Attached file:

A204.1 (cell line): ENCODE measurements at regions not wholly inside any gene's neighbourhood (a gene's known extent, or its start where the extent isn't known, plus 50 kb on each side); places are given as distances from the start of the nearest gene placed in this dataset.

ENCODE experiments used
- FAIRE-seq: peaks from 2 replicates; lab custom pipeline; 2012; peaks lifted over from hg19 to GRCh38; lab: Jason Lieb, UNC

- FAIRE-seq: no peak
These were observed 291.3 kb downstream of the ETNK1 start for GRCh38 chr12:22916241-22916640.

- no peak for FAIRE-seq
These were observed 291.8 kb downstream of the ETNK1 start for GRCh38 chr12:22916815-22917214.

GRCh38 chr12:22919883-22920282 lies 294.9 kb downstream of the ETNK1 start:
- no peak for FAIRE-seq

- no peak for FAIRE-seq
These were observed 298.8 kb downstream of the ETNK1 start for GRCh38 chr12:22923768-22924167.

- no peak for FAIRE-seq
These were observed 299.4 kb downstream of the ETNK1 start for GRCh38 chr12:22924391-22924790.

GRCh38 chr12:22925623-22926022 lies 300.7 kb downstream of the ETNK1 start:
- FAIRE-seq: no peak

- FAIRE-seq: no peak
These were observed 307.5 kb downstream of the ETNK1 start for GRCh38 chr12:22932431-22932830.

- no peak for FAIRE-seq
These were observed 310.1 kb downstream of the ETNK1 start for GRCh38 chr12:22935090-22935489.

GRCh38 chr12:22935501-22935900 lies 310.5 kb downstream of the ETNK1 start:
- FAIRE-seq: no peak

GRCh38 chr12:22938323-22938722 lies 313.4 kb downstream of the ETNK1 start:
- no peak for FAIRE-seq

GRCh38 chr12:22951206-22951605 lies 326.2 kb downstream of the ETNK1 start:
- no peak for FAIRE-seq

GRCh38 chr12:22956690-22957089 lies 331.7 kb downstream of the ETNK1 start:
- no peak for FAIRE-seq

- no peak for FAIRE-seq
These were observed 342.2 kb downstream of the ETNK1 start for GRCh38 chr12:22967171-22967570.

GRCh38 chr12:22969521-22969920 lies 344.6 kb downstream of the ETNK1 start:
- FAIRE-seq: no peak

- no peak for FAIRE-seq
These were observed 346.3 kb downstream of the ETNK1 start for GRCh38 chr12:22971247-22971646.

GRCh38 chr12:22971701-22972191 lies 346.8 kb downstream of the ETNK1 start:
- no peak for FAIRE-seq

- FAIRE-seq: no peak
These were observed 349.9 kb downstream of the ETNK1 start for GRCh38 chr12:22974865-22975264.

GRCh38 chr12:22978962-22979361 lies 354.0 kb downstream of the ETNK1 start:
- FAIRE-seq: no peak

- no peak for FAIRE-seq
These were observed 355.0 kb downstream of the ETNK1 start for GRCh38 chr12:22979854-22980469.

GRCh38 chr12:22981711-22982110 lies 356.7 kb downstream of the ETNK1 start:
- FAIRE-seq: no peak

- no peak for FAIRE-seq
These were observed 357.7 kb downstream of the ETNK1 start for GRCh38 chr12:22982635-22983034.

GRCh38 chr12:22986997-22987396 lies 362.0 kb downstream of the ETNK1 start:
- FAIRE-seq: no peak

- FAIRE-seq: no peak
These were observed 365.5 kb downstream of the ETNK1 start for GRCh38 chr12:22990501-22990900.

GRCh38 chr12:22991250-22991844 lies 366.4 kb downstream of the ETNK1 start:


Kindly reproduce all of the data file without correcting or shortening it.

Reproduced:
A204.1 (cell line): ENCODE measurements at regions not wholly inside any gene's neighbourhood (a gene's known extent, or its start where the extent isn't known, plus 50 kb on each side); places are given as distances from the start of the nearest gene placed in this dataset.

ENCODE experiments used
- FAIRE-seq: peaks from 2 replicates; lab custom pipeline; 2012; peaks lifted over from hg19 to GRCh38; lab: Jason Lieb, UNC

- FAIRE-seq: no peak
These were observed 291.3 kb downstream of the ETNK1 start for GRCh38 chr12:22916241-22916640.

- no peak for FAIRE-seq
These were observed 291.8 kb downstream of the ETNK1 start for GRCh38 chr12:22916815-22917214.

GRCh38 chr12:22919883-22920282 lies 294.9 kb downstream of the ETNK1 start:
- no peak for FAIRE-seq

- no peak for FAIRE-seq
These were observed 298.8 kb downstream of the ETNK1 start for GRCh38 chr12:22923768-22924167.

- no peak for FAIRE-seq
These were observed 299.4 kb downstream of the ETNK1 start for GRCh38 chr12:22924391-22924790.

GRCh38 chr12:22925623-22926022 lies 300.7 kb downstream of the ETNK1 start:
- FAIRE-seq: no peak

- FAIRE-seq: no peak
These were observed 307.5 kb downstream of the ETNK1 start for GRCh38 chr12:22932431-22932830.

- no peak for FAIRE-seq
These were observed 310.1 kb downstream of the ETNK1 start for GRCh38 chr12:22935090-22935489.

GRCh38 chr12:22935501-22935900 lies 310.5 kb downstream of the ETNK1 start:
- FAIRE-seq: no peak

GRCh38 chr12:22938323-22938722 lies 313.4 kb downstream of the ETNK1 start:
- no peak for FAIRE-seq

GRCh38 chr12:22951206-22951605 lies 326.2 kb downstream of the ETNK1 start:
- no peak for FAIRE-seq

GRCh38 chr12:22956690-22957089 lies 331.7 kb downstream of the ETNK1 start:
- no peak for FAIRE-seq

- no peak for FAIRE-seq
These were observed 342.2 kb downstream of the ETNK1 start for GRCh38 chr12:22967171-22967570.

GRCh38 chr12:22969521-22969920 lies 344.6 kb downstream of the ETNK1 start:
- FAIRE-seq: no peak

- no peak for FAIRE-seq
These were observed 346.3 kb downstream of the ETNK1 start for GRCh38 chr12:22971247-22971646.

GRCh38 chr12:22971701-22972191 lies 346.8 kb downstream of the ETNK1 start:
- no peak for FAIRE-seq

- FAIRE-seq: no peak
These were observed 349.9 kb downstream of the ETNK1 start for GRCh38 chr12:22974865-22975264.

GRCh38 chr12:22978962-22979361 lies 354.0 kb downstream of the ETNK1 start:
- FAIRE-seq: no peak

- no peak for FAIRE-seq
These were observed 355.0 kb downstream of the ETNK1 start for GRCh38 chr12:22979854-22980469.

GRCh38 chr12:22981711-22982110 lies 356.7 kb downstream of the ETNK1 start:
- FAIRE-seq: no peak

- no peak for FAIRE-seq
These were observed 357.7 kb downstream of the ETNK1 start for GRCh38 chr12:22982635-22983034.

GRCh38 chr12:22986997-22987396 lies 362.0 kb downstream of the ETNK1 start:
- FAIRE-seq: no peak

- FAIRE-seq: no peak
These were observed 365.5 kb downstream of the ETNK1 start for GRCh38 chr12:22990501-22990900.

GRCh38 chr12:22991250-22991844 lies 366.4 kb downstream of the ETNK1 start: